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Banks should give customers what they want — options, new ideas


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Banks should give customers what they want — options, new ideas

Competitionfor low-risk loans is fierce, putting downward pressure on pricing. Everyone inthe banking industry knows it. But simply cutting prices is not the only way — and often not the best route — to generateasset growth.

Banksinstead should think about winning business by providing customers multiple optionsand creative credit products. Many borrowers will live with a higher rate if theyknow they are getting innovative ideas and higher levels of service. Or, on theflipside, if a bank does move down on pricing, in exchange it can often get morefrom a customer than a loan deal. The bank may price a loan favorably but in doingso convince a client to park more deposits with it or start doing additional businesswith the bank that helps generate fee income. It could become a cross-selling story.

Thesewere themes to emerge early at the 5th Annual SNL Financial Community Bankers Conferencethis week in Dallas.

"Yourborrowers want choices, so give them what they want," Greg Upham, co-founderand chief delivery officer at PrecisionLender, said at the conference.

He laidout an example as a case in point. A customer wanted a $1.5 million fixed-rate loanat 4.3% with a maturity period of 60 months. Key for the customer was keeping themonthly principal-and-interest payment at $9,377 or below.

The lender,however, had a target ROE of 19% on its loans. The customer's request would havegenerated an ROE of 18.28%. If the lender had reviewed this customer simply on itsrequest, it may have had to take a pass and lose the business. But, instead, itcrafted three creative solutions that could keep the customer's monthly paymentat or below its target and provide the lender the return it needed, Upham said.

One optioninvolved simply shortening the maturity period by four months. That got the customerits desired rate but still provided the lender an ROE of 19.06%. A second idea calledfor keeping the maturity period at 60 months but using a floating rate one-month Libor plus 2.85%. At thetime, this significantly lowered the customer's initial rate and payment below itstarget in exchange for assuming interest rate risk down the road. For the lender,projected ROE came in at 19.33%. And a final option involved providing the customerthe rate and maturity period it wanted, but requiring it to put $75,000 in depositsinto the bank and using the lender's fee-based treasury management services. Thisput ROE on the deal at 19.38%.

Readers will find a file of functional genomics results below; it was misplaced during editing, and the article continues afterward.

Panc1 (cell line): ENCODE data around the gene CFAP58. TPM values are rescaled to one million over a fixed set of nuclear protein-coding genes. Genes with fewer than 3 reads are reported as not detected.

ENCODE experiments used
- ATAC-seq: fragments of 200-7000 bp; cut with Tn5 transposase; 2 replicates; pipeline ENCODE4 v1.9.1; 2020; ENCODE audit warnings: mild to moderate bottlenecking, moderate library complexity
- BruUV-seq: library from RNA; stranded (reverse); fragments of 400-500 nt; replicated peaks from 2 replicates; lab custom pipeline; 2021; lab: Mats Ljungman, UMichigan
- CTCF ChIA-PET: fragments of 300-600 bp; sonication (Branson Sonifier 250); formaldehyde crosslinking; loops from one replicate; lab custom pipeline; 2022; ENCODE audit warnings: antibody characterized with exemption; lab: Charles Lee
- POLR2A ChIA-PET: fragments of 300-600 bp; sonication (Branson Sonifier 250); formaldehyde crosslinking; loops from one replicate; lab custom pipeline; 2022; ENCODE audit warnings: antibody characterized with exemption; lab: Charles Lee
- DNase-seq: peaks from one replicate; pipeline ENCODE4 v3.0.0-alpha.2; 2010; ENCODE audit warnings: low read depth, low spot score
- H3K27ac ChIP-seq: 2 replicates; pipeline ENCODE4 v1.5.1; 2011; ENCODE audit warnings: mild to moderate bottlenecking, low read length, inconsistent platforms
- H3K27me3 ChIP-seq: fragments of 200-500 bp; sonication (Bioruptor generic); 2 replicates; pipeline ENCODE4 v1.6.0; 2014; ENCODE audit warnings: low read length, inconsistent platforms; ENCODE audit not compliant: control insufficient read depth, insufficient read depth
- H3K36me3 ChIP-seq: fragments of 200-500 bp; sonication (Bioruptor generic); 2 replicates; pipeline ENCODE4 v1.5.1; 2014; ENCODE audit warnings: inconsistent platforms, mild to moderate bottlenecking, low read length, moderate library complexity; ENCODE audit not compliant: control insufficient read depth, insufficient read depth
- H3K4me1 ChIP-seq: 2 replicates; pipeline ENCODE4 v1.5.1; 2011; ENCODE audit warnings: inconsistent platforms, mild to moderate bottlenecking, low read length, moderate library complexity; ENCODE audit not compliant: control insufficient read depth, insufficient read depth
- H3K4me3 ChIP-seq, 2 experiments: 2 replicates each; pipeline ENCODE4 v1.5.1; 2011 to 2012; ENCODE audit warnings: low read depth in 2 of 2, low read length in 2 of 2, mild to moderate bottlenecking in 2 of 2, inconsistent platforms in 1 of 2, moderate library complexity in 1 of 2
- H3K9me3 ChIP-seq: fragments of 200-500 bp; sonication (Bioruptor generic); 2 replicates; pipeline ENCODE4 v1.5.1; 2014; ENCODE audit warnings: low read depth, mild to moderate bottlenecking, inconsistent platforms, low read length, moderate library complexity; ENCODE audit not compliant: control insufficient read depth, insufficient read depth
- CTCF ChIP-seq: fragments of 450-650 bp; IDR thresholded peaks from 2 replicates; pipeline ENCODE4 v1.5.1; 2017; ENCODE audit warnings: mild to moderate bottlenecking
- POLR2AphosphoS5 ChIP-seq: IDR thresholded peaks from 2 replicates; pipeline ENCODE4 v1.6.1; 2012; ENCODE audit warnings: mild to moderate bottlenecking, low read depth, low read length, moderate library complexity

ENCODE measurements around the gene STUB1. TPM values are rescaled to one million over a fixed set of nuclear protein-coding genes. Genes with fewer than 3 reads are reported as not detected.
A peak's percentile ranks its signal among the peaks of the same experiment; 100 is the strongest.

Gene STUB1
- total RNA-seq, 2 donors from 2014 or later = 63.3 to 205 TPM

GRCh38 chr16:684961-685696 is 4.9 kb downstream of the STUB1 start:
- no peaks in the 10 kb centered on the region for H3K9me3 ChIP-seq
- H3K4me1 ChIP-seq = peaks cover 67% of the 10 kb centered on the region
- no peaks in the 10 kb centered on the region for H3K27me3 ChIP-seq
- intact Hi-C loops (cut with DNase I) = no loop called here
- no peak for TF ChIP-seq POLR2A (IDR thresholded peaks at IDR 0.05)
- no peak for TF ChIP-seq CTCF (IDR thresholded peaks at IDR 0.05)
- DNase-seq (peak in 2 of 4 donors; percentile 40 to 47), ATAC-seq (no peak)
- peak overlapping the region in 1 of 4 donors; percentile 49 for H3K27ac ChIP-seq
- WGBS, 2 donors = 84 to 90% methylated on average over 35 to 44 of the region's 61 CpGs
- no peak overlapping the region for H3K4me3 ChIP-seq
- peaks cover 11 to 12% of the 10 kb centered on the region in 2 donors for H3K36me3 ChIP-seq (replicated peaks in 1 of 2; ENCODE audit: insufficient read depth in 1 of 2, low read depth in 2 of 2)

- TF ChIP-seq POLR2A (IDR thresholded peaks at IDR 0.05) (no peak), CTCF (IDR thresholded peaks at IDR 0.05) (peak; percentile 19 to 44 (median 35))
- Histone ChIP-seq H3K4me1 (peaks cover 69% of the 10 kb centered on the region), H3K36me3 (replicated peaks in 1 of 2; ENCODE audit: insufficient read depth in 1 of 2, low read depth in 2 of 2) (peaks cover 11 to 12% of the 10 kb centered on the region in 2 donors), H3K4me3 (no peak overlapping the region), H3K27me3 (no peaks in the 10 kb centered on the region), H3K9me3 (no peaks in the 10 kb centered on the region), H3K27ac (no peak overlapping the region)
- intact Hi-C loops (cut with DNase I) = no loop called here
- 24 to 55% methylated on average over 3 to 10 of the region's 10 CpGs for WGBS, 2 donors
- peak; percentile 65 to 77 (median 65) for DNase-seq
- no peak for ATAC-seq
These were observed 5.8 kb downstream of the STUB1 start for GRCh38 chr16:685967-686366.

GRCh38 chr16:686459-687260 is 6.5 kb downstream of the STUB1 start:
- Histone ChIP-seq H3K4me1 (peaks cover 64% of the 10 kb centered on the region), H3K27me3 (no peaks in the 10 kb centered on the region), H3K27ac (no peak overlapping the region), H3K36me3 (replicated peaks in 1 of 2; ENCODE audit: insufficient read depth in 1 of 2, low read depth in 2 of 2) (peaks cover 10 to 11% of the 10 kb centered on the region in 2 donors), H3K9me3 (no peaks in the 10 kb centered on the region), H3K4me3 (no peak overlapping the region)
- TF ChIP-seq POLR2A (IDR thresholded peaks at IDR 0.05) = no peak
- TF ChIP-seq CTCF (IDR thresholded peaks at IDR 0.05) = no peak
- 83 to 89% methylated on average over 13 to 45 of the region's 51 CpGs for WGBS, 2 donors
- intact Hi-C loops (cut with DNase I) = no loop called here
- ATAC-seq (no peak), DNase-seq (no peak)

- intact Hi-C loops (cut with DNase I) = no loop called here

"Thisis how we can use the power of choice" to strengthen relationships with customers,lay the foundation to win more of their business in the future, and bolster theprofitability of these customers, Upham said

"Don'tfall into the trap of just treating everyone the same," Upham said.

ErikWnuck, an S&P Global Market Intelligence director, agreed with that assessment,saying at the conference that banks must view their role as one of being "inpartnership" with clients. When banks provide a steady stream of ideas andnew approaches to solve ongoing challenges, he said, they bolster their ties tocustomers and create opportunities to maximize cross-selling efforts.

Still,Wnuck said, sometimes certain customers are interested only in the lowest pricethey can get on a loan. A bank may lose those customers. But, he said, "maybethat's not the worst thing in the world."

RichardBerg, CEO of Performance Trust Capital Partners, took that thinking a step further.He said that while banks ultimately want as many core customers as they can get— somewhere in the range of 95% of thebalance sheet — he said in reality that figure tends to be only about 50% to 60%for most.

So while banks of course should get creative in tryingto win profitable lending relationships, many should be quicker to let non-coreand less profitable customers leave. He said banks can often replace this businesswith securities and other investments. These, too, are non-core elements of thebalance sheet, Berg said, but they can be more profitable.

An example: He pointed to one community bank thathad $100 million in investments with a book yield of 1.52% and $900 million in loanswith a 4.31% yield. The bottom line: Total assets of $1 billion with a yield of4.03%. A second community bank had $325 million in investments and $675 millionin loans, giving it total assets of $1 billion as well. But its investments provideda yield of 2.91% and its loans 4.75%. By hunting for more investments and scalingback to its best loans, it generated a better overall yield of 4.15%, Berg said.

The thrust of his argument, he said, is that banks"want quality, sustainable earnings," and in an era of slow economic growthand low interest rates, more lenders need to get creative to do just that.

SNL is part of S&PGlobal Market Intelligence.